A week after the Google I/O developer conference, it would seem the tech blogosphere is still in a post coitous haze over the amount of forward thinking-service intergrade goodies Google sprayed on the audience throughout the opening Keynote.
Admittedly the 3 hour and 39 min opening keynote was chalked full of some much needed cohesive vertical integration of their various services. For what felt like a week, Google expounded on the deep level of developer API’s, explored new services like Google All Access, and waxed poetic on lofty ideas for the future. This I/O seemed to me, to be by far their most impressive and substantial to date. With that being said, this years I/O does leave me with a certain lingering resignation that Google may have just become the Walmart of the internet.
Due to their income structure, Google has effectively been able to corner several markets by being the cheaper alternative. From Android to Google Docs, Google has been able to manipulate their large cash revenues from online advertisement to supplement their various endeavors without so much as wink to the financial burdens or consequences. It would seem Google’s most effective strategy was to become a hyper focused conduit for business to reach customers in the age of the internet. I’d liken the situation to T.V. networks upon the boon of television. Back then, for a business to have any hope in reaching beyond a local market, they had to play nice with the television networks to showcase their ads. Google’s strategy is proving challenging for the likes of Apple and Microsoft who rely on direct sales for their respective services as well. Mimicking the competitive landscape of the sales market that includes Lowes, Ralph’s or a Target; I see Google as the undercutting widely adopted Walmart of devices and software.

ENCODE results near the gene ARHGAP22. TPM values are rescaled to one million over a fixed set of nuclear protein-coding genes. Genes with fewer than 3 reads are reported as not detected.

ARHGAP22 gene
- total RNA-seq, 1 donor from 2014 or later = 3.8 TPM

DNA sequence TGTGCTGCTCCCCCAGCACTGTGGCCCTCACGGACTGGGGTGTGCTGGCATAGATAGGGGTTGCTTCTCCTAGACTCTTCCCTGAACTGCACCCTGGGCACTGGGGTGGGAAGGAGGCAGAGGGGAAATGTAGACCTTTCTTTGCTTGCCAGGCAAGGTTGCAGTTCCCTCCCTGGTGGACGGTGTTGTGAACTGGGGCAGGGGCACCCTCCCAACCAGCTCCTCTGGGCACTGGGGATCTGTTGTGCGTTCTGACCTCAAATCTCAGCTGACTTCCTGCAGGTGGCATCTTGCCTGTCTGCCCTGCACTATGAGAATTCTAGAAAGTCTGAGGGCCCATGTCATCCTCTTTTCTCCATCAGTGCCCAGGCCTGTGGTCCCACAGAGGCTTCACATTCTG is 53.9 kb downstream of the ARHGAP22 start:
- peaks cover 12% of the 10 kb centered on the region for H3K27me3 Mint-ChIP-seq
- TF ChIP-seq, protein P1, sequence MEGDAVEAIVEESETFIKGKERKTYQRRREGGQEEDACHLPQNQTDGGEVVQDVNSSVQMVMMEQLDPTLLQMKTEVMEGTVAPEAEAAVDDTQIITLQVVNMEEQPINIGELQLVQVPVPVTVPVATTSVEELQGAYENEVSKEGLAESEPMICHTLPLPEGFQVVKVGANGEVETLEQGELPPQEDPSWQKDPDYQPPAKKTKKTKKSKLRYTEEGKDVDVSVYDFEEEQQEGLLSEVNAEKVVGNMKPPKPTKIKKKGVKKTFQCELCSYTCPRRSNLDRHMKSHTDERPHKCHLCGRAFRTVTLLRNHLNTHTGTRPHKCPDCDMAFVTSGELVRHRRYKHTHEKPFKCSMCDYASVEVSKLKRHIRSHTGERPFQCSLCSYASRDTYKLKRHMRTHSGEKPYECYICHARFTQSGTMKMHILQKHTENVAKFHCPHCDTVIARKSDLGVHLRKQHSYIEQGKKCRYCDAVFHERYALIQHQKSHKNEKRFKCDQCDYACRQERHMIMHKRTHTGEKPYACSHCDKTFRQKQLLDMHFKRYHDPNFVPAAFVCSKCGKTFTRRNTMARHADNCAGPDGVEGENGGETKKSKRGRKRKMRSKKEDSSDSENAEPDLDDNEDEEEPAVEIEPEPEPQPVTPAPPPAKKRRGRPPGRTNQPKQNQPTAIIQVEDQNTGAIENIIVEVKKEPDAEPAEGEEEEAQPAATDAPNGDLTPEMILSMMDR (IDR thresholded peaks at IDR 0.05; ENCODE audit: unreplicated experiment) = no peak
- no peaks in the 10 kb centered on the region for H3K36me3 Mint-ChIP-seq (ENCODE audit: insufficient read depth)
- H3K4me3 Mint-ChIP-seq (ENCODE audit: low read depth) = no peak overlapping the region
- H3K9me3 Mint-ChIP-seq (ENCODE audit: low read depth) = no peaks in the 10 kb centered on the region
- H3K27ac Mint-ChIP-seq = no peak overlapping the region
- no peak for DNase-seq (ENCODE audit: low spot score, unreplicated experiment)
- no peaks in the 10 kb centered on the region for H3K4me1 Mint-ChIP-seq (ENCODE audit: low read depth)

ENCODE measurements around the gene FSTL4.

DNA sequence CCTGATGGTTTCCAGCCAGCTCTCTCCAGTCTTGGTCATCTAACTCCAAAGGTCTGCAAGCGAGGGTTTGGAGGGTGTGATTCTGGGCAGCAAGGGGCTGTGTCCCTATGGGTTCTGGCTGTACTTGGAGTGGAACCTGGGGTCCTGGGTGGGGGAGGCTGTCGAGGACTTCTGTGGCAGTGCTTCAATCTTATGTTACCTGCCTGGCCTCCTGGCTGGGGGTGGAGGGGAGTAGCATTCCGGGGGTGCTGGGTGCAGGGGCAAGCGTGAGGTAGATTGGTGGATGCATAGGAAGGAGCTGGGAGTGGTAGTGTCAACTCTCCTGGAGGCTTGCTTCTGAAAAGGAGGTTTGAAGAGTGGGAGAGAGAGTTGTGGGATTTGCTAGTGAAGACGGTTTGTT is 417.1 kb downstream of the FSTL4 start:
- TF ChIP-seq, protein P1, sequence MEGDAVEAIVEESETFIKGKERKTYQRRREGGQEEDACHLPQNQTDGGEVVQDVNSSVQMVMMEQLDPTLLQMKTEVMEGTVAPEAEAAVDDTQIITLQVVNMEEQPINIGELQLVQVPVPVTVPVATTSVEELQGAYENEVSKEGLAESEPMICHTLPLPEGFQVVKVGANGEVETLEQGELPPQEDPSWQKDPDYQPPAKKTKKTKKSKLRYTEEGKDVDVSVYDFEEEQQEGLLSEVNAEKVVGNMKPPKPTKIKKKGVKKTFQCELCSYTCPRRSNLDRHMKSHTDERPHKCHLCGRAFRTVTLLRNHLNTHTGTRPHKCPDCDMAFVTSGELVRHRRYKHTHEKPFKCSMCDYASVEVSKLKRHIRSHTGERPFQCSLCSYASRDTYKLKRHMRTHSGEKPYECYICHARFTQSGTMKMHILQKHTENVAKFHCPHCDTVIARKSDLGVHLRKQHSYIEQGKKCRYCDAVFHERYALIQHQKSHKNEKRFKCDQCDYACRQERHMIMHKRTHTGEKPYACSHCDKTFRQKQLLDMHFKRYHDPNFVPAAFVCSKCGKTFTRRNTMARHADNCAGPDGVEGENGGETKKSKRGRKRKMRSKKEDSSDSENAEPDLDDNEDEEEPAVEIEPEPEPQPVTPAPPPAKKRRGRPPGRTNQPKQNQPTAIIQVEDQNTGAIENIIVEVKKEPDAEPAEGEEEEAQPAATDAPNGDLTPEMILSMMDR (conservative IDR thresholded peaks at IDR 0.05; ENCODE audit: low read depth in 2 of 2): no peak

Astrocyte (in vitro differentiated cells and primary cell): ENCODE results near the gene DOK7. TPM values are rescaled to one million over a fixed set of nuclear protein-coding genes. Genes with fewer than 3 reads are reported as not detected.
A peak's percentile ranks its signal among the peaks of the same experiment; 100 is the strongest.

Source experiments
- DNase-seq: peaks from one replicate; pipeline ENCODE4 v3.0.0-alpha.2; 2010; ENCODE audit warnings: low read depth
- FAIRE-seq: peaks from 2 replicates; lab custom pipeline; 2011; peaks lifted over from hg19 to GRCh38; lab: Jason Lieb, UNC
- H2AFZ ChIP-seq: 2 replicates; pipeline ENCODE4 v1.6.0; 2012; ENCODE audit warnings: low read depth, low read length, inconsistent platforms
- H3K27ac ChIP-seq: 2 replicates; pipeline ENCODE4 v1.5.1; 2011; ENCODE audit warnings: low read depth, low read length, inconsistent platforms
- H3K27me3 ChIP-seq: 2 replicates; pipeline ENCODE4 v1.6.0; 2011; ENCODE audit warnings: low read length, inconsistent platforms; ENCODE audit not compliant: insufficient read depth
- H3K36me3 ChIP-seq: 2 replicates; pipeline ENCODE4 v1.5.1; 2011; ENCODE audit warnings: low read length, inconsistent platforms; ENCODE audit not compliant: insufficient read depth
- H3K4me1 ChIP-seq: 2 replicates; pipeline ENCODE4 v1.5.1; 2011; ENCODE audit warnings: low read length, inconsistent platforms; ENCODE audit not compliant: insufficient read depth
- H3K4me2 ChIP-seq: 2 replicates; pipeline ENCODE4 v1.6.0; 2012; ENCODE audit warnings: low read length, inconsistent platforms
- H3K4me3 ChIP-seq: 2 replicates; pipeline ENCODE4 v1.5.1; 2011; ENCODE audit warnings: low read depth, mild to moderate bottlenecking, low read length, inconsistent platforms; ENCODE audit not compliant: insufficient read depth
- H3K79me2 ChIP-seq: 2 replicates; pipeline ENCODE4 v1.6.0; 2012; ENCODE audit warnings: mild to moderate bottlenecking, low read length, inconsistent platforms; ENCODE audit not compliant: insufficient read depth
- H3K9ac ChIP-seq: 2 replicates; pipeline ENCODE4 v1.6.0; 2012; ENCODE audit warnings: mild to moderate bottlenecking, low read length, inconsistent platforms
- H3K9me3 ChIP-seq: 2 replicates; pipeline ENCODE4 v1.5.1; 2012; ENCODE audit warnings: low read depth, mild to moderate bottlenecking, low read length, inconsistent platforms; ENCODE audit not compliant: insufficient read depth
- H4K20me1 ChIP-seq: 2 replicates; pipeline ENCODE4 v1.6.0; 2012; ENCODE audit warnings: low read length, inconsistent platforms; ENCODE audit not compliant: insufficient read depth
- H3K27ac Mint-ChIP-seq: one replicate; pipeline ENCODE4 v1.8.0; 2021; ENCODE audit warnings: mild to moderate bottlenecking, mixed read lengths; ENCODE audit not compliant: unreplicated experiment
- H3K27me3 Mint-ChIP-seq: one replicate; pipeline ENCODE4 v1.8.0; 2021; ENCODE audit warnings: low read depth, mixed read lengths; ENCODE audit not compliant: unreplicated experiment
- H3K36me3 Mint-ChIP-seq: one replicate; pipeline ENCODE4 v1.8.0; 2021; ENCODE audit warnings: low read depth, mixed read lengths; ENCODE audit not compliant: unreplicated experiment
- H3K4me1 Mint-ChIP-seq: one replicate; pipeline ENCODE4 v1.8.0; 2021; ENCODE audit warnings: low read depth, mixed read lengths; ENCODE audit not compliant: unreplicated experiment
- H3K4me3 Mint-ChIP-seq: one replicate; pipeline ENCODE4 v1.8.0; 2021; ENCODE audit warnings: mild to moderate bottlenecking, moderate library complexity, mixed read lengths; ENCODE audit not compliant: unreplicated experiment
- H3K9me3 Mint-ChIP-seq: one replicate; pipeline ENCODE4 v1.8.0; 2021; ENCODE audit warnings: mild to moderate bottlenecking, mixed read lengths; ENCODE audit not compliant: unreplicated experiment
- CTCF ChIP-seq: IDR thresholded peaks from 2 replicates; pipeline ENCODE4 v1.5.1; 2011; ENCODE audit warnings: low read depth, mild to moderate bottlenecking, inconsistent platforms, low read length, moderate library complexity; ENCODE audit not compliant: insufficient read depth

“…I found myself thinking much of this already exist.”
Moving away from their stranglehold on web search, mapping and mobile phones, it would appear the finer minds over at Google have their sights set on much higher ambitions. To me that ambition is in-line with a certain low brow retailer notoriously known more for its customer’s lack of candor and lack of humility rather than their sufficiently equivalent products. I don’t mean to draw such unflattering comparisons but after watching the I/O I found myself thinking much of this already exist.
After the I/O the audience was left with a bunch of “me too” products to flush out the growing Google ecosystem. Google debuted a music streaming service to match the likes of Spotify, Rdio, Pandora and Xbox Music. They went on to debut photo features that have been added to their “me too” social network. Google’s photo features align themselves with programs like Adobe’s Lightroom, and Scalado. The highly touted Google Hangouts was also unveiled, and it seems to function much like a Facetime, Skype mash up. While some starry-eyed early adopters may blush over the new messaging system, it still falls short in the same areas as others like What’s App, BBM (well until future BB announcements), and Facetime. Google patted itself on the back when baking in touch input into their browser, not unlike IE 10 or 11. The coupe de grace was their comingling of their developer tools and reimagining them under Android Studio. Android Studio is Google’s answer to their question, “What the hell do we do about Eclipse?” Android Studio is a Visual Studio-like environment for developers.
Please don’t mistake my admittedly biased observations as a rallying cry for the end of Google’s innovation. I understand that simply because something already exist doesn’t mean a new competing entrance cannot co-exist as well. In fact it was Walmart’ competitive pricing forced retail chains like Target, Home Depot, and various grocery stores to price accordingly to stay in business. My point is, that as much as most people in the tech blogosphere like to rally behind Google and their God-like bestowments, remember, just because it’s offered really cheap, you often times get what you pay for.